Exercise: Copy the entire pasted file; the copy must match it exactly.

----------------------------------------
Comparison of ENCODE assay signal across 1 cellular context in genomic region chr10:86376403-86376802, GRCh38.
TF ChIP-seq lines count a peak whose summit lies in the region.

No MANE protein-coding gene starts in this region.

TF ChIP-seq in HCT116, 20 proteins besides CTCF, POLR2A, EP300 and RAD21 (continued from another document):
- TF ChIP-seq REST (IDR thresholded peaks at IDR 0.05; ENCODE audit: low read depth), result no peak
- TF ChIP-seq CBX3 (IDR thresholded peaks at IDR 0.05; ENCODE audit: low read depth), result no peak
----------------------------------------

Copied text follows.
Comparison of ENCODE assay signal across 1 cellular context in genomic region chr10:86376403-86376802, GRCh38.
TF ChIP-seq lines count a peak whose summit lies in the region.

No MANE protein-coding gene starts in this region.

TF ChIP-seq in HCT116, 20 proteins besides CTCF, POLR2A, EP300 and RAD21 (continued from another document):
- TF ChIP-seq REST (IDR thresholded peaks at IDR 0.05; ENCODE audit: low read depth), result no peak
- TF ChIP-seq CBX3 (IDR thresholded peaks at IDR 0.05; ENCODE audit: low read depth), result no peak